Inuvik wind farm inching closer to reality

Officials with the N.W.T. Infrastructure Department say the plan is to file for a permit with the Gwich'in Land and Water Board in October.

N.W.T. government says it plans to file for project permit in October

Industry, Tourism and Investment Minister Wally Schumann was in Inuvik this week for the Arctic Energy and Emerging Technologies Conference and Tradeshow. Government officials said they plan to file for a permit with the Gwich'in Land and Water Board this fall to get a wind farm going in the town. (Mackenzie Scott/CBC)

The Northwest Territories government could file for a permit to start a wind farm in Inuvik, N.W.T., this fall.

That's according to an update officials gave on the project during the Arctic Energy and Emerging Technologies Conference and Tradeshow in Inuvik this week.

Geraldine Byrne, manager of energy research and development with the territory's Infrastructure Department, said the plan is to file for a permit with the Gwich'in Land and Water Board in October.

A feasibility study for the project is set to wrap up shortly.

Geraldine Byrne, with the N.W.T. Infrastructure Department, spoke at the Arctic Energy and Emerging Technologies Conference and Tradeshow in Inuvik this week.

N.W.T. looks to feds for support

Industry, Tourism and Investment Minister Wally Schumann said the next step after the feasibility study is to get support from the federal government.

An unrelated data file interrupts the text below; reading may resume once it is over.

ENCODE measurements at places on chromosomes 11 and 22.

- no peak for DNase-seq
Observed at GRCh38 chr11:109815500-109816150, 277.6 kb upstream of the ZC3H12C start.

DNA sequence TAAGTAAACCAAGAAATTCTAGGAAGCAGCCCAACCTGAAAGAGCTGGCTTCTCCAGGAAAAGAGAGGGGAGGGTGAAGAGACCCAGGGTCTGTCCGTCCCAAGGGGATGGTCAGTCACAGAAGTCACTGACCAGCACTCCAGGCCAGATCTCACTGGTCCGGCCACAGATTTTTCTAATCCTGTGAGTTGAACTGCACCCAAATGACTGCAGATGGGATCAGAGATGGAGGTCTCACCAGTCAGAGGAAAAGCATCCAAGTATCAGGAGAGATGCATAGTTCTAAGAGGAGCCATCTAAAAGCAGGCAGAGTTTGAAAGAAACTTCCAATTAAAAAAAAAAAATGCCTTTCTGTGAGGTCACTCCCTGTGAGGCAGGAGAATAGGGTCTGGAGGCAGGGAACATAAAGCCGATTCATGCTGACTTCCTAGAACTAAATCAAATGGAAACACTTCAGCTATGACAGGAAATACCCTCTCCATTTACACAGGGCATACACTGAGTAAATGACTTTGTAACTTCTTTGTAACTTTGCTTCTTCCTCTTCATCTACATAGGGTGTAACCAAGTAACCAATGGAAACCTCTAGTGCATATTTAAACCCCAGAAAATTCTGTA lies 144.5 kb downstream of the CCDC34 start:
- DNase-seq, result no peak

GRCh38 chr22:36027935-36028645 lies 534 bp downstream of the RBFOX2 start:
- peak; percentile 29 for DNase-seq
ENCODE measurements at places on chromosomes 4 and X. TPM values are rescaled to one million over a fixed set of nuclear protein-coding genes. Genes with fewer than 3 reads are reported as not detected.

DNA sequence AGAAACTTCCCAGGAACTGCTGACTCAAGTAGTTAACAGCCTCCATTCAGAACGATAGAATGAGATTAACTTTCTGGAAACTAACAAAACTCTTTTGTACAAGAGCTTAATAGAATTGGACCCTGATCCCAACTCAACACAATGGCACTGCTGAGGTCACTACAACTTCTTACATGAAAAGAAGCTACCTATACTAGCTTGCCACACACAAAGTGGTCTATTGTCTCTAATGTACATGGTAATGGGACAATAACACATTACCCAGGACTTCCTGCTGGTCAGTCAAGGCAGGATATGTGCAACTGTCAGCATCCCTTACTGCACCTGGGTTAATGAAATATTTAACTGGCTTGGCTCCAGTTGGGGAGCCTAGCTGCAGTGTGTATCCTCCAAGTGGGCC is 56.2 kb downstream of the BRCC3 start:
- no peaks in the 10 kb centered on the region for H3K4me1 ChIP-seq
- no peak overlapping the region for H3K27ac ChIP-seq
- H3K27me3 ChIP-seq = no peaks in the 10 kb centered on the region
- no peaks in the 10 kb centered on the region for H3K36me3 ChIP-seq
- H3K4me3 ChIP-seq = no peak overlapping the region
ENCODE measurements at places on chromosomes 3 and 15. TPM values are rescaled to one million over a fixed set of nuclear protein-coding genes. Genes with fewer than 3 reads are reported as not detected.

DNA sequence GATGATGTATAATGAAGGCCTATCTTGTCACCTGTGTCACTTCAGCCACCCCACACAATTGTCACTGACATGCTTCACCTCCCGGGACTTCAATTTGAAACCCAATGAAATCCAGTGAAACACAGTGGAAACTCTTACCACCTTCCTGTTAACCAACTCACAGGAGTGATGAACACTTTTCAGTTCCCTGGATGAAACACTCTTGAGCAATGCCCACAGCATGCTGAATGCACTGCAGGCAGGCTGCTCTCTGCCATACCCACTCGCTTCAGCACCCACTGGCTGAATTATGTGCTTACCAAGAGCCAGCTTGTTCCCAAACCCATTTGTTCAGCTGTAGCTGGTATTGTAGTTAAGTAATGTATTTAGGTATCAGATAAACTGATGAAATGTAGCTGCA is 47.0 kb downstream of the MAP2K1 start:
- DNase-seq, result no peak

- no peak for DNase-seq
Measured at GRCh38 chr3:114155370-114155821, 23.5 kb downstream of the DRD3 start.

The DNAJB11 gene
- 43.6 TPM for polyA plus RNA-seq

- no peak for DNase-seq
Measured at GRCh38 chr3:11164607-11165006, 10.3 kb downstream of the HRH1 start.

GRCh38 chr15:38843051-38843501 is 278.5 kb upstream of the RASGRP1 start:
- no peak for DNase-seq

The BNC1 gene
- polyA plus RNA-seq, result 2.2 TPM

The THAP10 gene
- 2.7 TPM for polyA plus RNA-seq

"Once that's completed, we are already looking at how we can get our federal partners to fund this through some infrastructure funding, which would be up to $30 million dollars," said Schumann.

"In this particular wind farm, we want to see something happening in the next couple of years."

Schumann said it makes sense to explore wind energy in the N.W.T., as the federal government is trying to reduce greenhouse gas emissions.

The territorial government has also partnered with the Nihtat Gwich'in Council to monitor the wind and determine if the project would be possible in the town.

The Aurora Research Institute has been tracking long-term wind power potential in a number of Beaufort Delta communities for more than a decade. One of the best favourable spots is Inuvik High Point, which is 10 kilometres outside the town.

Schumann said the territorial government is also looking into wind projects in Norman Wells and Sachs Harbor.

Natural gas a long-term solution, says mayor

During her presentation, Byrne said Inuvik runs on 40 per cent liquified natural gas and 60 per cent diesel.

The goal of introducing wind energy to the town is for it to run on 30 per cent wind energy and decrease diesel usage by half.

Inuvik Mayor Jim McDonald says natural gas could be a long-term solution for the town. (Mackenzie Scott/CBC)

Inuvik Mayor Jim McDonald said introducing wind energy to the town could do a lot to reduce greenhouse gas emissions.

However, tapping into nearby natural gas resources is also vital, he said.

"The long-term solution is the natural gas sitting in the ground, which would fuel Inuvik or the North for the next hundred years quite easily," he said. "Until we develop that resource, we are going to continue to struggle."

Inuvik-Tuktoyaktuk Highway being studied

The Inuvialuit Regional Corporation is in the midst of conducting a feasibility study on natural gas resources in the Beaufort Delta region, mostly along the Inuvik-Tuktoyaktuk Highway.

The Canadian Northern Economic Development Agency — or CanNor — invested $467,200 in the project last September, which was set to take about a year to complete.

With Inuvik's depleting Ikhil well, which supplies natural gas to the community, McDonald said the town has been looking into other options for some time.

"It looks like there will be some movement in the next bit on bringing on a new source," he said.

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